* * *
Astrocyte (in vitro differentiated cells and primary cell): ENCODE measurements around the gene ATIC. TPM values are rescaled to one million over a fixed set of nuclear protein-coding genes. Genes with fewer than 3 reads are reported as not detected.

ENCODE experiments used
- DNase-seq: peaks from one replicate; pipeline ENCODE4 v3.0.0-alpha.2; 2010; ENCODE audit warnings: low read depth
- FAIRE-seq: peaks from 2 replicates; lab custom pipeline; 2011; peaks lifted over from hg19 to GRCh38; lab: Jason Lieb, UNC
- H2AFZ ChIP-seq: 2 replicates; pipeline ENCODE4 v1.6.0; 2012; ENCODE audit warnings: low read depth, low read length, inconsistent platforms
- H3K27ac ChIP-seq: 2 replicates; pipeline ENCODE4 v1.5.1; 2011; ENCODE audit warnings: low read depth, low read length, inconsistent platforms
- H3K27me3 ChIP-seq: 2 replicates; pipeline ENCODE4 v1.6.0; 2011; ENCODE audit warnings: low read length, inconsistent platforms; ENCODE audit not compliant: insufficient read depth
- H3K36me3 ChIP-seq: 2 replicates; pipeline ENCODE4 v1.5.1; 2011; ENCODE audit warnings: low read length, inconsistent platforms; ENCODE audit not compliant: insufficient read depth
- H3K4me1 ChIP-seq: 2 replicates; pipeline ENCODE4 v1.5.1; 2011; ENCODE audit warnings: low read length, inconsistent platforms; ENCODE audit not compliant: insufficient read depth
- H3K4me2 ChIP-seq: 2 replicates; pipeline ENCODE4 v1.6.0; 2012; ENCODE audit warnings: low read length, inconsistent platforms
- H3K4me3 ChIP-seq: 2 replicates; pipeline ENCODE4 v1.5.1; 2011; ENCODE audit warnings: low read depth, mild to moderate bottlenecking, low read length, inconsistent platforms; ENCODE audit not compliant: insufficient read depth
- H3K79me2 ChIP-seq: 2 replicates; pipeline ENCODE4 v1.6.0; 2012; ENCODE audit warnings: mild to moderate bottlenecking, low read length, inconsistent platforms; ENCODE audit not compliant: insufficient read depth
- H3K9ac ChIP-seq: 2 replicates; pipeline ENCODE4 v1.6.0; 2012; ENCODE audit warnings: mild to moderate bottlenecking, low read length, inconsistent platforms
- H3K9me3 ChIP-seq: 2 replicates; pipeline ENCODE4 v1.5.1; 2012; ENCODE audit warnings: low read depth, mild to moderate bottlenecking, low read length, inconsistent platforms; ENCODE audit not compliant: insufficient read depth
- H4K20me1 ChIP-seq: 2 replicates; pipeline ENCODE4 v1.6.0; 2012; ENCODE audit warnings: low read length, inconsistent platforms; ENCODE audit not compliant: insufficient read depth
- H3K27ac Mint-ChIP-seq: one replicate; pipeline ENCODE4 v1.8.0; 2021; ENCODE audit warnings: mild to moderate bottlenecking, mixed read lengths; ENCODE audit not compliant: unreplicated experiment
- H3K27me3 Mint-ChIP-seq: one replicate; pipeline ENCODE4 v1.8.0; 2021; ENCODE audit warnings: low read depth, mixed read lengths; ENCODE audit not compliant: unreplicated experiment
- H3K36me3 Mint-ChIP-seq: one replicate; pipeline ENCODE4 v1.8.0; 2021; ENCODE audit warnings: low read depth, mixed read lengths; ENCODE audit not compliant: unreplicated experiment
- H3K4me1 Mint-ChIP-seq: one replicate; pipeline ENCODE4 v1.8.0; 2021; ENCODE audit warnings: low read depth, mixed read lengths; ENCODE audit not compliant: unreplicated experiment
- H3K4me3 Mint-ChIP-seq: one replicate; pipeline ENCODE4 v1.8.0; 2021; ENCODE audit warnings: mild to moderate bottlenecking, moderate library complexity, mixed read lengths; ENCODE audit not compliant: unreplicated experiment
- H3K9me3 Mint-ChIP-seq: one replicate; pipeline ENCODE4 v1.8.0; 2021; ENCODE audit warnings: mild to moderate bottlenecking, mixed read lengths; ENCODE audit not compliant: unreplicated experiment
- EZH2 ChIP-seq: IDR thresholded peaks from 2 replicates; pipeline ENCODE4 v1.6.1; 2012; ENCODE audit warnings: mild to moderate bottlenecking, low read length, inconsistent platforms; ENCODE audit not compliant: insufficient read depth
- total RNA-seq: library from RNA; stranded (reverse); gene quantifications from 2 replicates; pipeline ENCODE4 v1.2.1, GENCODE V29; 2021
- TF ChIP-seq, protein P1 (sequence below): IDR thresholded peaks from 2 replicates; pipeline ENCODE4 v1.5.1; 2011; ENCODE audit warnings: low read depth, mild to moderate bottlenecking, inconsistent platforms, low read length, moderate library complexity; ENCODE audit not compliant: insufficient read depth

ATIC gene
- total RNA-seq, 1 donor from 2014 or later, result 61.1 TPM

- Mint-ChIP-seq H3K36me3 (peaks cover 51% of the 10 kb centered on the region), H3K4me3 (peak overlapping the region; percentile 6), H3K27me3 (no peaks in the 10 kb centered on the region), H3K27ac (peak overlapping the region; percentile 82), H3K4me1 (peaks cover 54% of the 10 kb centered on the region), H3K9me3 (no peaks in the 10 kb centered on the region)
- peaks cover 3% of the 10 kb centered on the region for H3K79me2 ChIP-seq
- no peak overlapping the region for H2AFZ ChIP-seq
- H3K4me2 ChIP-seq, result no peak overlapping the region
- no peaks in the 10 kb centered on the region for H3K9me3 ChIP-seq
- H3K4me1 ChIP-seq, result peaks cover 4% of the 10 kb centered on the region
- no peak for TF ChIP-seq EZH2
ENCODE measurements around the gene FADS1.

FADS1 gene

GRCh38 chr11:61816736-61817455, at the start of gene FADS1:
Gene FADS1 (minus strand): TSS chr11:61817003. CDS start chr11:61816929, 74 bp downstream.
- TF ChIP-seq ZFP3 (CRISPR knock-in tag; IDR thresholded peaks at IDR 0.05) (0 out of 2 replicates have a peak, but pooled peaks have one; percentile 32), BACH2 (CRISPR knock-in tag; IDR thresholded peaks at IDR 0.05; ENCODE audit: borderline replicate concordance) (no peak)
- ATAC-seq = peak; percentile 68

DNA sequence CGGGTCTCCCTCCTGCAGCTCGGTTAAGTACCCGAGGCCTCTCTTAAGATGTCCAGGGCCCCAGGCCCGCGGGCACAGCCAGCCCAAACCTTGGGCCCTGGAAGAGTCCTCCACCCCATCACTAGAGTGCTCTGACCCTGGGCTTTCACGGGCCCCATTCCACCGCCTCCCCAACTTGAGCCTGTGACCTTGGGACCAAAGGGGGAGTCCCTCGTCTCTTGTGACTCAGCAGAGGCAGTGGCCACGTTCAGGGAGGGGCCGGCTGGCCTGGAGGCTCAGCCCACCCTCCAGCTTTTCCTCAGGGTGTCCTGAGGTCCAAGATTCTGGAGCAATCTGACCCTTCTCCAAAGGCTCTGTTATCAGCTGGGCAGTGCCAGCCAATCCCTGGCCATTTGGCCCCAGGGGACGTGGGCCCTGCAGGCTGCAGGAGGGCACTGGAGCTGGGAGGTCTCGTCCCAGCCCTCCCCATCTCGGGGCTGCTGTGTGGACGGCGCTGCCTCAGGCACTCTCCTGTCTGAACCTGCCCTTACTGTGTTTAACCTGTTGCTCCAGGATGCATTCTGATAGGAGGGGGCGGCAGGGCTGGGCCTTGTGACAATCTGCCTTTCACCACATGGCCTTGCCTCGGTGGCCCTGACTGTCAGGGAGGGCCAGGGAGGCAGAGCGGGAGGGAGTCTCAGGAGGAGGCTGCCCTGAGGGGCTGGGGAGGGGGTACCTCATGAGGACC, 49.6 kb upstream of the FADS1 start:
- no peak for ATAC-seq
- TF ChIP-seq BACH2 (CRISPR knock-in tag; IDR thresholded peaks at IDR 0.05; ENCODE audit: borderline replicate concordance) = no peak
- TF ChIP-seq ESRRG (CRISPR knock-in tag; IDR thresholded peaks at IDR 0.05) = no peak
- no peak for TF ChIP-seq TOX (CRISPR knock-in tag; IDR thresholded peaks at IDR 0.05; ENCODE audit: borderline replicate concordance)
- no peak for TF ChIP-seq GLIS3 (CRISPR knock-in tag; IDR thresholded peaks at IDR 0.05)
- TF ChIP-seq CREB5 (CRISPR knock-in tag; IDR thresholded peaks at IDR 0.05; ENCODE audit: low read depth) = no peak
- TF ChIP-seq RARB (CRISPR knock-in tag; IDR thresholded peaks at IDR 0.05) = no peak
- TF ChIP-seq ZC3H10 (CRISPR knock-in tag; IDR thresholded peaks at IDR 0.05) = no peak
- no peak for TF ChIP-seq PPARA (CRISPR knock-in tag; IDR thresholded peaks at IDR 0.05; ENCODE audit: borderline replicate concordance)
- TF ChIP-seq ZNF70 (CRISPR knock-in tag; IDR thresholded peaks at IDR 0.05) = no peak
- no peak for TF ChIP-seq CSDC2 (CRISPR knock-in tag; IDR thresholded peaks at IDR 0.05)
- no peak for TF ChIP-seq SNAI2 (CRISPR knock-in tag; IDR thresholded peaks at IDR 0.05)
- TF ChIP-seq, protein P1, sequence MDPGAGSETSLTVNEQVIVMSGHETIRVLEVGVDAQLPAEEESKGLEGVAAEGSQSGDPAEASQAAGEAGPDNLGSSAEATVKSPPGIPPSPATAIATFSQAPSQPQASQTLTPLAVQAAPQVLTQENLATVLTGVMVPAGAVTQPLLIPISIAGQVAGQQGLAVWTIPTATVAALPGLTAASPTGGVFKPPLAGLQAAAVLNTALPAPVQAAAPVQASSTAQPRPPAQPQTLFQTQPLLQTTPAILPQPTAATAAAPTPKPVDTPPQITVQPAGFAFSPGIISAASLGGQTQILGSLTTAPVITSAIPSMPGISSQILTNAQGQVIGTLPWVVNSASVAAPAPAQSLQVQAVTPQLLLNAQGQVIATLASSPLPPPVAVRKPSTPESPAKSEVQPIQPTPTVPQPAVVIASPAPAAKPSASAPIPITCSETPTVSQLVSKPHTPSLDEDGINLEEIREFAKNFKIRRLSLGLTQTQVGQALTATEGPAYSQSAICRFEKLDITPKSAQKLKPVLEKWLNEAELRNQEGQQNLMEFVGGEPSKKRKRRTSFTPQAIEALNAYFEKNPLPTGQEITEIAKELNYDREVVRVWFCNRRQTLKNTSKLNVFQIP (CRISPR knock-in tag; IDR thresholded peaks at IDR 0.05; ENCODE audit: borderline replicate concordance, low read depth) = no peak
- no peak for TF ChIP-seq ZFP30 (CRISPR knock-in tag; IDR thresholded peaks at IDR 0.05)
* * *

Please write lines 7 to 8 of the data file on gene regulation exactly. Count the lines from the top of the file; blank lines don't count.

- H3K27me3 ChIP-seq: 2 replicates; pipeline ENCODE4 v1.6.0; 2011; ENCODE audit warnings: low read length, inconsistent platforms; ENCODE audit not compliant: insufficient read depth
- H3K36me3 ChIP-seq: 2 replicates; pipeline ENCODE4 v1.5.1; 2011; ENCODE audit warnings: low read length, inconsistent platforms; ENCODE audit not compliant: insufficient read depth